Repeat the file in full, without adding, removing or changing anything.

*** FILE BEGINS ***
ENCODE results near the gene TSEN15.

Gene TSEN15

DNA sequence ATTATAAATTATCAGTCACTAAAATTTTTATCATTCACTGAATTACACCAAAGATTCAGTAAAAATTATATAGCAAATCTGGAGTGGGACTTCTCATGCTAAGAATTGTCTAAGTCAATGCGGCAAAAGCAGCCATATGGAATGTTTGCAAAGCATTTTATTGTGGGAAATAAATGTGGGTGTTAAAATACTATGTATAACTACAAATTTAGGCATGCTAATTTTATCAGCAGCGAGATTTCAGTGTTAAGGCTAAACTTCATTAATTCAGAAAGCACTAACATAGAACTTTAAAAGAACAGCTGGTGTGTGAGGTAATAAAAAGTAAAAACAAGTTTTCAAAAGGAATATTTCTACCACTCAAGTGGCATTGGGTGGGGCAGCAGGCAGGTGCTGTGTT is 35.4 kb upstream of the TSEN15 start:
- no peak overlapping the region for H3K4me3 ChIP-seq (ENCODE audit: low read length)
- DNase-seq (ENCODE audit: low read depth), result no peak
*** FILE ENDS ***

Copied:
ENCODE results near the gene TSEN15.

Gene TSEN15

DNA sequence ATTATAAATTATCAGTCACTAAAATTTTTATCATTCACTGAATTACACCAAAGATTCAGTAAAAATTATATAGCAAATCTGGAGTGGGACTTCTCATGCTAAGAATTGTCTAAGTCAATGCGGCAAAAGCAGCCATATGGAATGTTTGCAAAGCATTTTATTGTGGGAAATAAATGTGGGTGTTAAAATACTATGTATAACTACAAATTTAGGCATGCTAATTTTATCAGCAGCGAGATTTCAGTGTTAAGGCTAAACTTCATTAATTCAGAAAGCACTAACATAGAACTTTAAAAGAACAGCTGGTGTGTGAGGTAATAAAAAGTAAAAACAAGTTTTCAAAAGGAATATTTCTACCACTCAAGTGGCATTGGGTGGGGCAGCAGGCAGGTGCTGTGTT is 35.4 kb upstream of the TSEN15 start:
- no peak overlapping the region for H3K4me3 ChIP-seq (ENCODE audit: low read length)
- DNase-seq (ENCODE audit: low read depth), result no peak